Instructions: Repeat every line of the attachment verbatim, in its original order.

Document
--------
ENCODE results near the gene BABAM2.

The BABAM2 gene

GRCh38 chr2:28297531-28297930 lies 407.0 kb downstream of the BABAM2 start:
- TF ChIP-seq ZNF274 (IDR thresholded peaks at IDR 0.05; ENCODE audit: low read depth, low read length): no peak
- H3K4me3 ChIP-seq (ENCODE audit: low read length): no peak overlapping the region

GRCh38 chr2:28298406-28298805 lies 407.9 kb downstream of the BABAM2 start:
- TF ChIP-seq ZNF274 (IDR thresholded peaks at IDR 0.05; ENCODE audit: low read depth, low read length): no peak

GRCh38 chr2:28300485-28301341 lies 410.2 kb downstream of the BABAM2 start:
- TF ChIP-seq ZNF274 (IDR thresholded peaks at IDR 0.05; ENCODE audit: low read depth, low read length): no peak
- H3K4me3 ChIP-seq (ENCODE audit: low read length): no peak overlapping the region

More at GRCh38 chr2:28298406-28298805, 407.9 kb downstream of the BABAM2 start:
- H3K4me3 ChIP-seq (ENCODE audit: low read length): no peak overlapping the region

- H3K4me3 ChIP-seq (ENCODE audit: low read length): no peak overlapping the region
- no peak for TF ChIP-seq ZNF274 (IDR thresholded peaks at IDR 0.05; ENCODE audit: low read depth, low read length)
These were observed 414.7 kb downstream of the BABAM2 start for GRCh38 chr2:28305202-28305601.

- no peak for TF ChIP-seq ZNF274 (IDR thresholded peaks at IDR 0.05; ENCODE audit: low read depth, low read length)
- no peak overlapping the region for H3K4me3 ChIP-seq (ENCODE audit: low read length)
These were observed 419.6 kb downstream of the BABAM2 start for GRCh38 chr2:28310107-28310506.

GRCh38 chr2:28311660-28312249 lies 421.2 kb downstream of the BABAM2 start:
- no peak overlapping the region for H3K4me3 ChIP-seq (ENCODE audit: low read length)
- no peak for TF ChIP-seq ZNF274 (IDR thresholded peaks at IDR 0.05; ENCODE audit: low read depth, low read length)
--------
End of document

ENCODE results near the gene BABAM2.

The BABAM2 gene

GRCh38 chr2:28297531-28297930 lies 407.0 kb downstream of the BABAM2 start:
- TF ChIP-seq ZNF274 (IDR thresholded peaks at IDR 0.05; ENCODE audit: low read depth, low read length): no peak
- H3K4me3 ChIP-seq (ENCODE audit: low read length): no peak overlapping the region

GRCh38 chr2:28298406-28298805 lies 407.9 kb downstream of the BABAM2 start:
- TF ChIP-seq ZNF274 (IDR thresholded peaks at IDR 0.05; ENCODE audit: low read depth, low read length): no peak

GRCh38 chr2:28300485-28301341 lies 410.2 kb downstream of the BABAM2 start:
- TF ChIP-seq ZNF274 (IDR thresholded peaks at IDR 0.05; ENCODE audit: low read depth, low read length): no peak
- H3K4me3 ChIP-seq (ENCODE audit: low read length): no peak overlapping the region

More at GRCh38 chr2:28298406-28298805, 407.9 kb downstream of the BABAM2 start:
- H3K4me3 ChIP-seq (ENCODE audit: low read length): no peak overlapping the region

- H3K4me3 ChIP-seq (ENCODE audit: low read length): no peak overlapping the region
- no peak for TF ChIP-seq ZNF274 (IDR thresholded peaks at IDR 0.05; ENCODE audit: low read depth, low read length)
These were observed 414.7 kb downstream of the BABAM2 start for GRCh38 chr2:28305202-28305601.

- no peak for TF ChIP-seq ZNF274 (IDR thresholded peaks at IDR 0.05; ENCODE audit: low read depth, low read length)
- no peak overlapping the region for H3K4me3 ChIP-seq (ENCODE audit: low read length)
These were observed 419.6 kb downstream of the BABAM2 start for GRCh38 chr2:28310107-28310506.

GRCh38 chr2:28311660-28312249 lies 421.2 kb downstream of the BABAM2 start:
- no peak overlapping the region for H3K4me3 ChIP-seq (ENCODE audit: low read length)
- no peak for TF ChIP-seq ZNF274 (IDR thresholded peaks at IDR 0.05; ENCODE audit: low read depth, low read length)